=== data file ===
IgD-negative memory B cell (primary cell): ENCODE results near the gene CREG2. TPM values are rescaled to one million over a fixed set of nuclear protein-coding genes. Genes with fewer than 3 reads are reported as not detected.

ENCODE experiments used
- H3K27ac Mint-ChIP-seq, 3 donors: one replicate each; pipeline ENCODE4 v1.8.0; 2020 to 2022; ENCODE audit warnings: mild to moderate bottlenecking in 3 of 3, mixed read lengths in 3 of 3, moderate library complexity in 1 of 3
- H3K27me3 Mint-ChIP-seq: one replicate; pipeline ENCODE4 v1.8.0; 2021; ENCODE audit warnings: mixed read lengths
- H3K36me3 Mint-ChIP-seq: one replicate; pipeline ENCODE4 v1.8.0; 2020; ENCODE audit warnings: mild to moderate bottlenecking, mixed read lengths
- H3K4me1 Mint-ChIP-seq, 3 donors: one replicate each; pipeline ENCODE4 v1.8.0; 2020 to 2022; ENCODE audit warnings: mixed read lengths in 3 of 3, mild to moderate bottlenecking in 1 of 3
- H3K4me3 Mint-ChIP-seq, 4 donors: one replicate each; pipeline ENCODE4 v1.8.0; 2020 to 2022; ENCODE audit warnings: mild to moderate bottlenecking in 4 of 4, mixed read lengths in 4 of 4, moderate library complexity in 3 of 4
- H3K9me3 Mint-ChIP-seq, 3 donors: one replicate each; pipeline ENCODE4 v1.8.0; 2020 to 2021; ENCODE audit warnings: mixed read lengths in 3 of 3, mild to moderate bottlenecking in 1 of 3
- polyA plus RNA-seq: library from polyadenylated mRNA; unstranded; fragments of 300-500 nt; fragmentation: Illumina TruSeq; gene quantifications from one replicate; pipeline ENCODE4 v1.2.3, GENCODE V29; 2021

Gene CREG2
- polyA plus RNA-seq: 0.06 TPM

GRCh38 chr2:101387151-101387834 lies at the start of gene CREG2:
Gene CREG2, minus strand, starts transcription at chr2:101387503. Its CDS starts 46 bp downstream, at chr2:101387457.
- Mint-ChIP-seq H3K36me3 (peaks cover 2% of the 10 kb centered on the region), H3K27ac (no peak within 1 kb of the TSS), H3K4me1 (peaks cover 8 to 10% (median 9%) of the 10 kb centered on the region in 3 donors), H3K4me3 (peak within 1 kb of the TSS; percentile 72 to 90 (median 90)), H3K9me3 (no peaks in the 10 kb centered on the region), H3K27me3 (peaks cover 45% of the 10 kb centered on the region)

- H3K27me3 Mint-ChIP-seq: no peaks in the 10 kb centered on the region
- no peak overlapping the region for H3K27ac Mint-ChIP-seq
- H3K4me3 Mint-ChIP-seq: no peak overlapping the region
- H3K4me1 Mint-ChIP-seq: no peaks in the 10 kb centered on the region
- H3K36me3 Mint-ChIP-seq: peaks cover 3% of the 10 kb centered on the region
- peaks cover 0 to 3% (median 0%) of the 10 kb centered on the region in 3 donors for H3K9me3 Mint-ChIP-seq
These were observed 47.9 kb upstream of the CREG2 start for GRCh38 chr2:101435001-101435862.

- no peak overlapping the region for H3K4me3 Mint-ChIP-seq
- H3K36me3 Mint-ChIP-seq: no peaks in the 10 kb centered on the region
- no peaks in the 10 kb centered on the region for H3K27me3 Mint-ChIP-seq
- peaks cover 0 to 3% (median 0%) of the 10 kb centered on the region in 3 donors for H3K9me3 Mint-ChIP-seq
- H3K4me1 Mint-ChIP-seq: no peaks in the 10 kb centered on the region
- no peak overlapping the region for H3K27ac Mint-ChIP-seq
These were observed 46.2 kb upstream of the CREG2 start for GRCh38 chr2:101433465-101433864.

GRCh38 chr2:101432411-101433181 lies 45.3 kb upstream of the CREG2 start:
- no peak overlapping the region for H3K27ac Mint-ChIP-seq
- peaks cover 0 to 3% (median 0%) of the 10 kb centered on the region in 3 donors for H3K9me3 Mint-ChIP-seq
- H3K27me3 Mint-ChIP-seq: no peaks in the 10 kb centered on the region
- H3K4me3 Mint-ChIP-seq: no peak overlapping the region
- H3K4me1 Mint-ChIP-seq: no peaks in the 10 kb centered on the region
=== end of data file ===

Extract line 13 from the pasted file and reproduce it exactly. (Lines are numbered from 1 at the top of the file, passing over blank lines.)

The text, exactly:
Gene CREG2, minus strand, starts transcription at chr2:101387503. Its CDS starts 46 bp downstream, at chr2:101387457.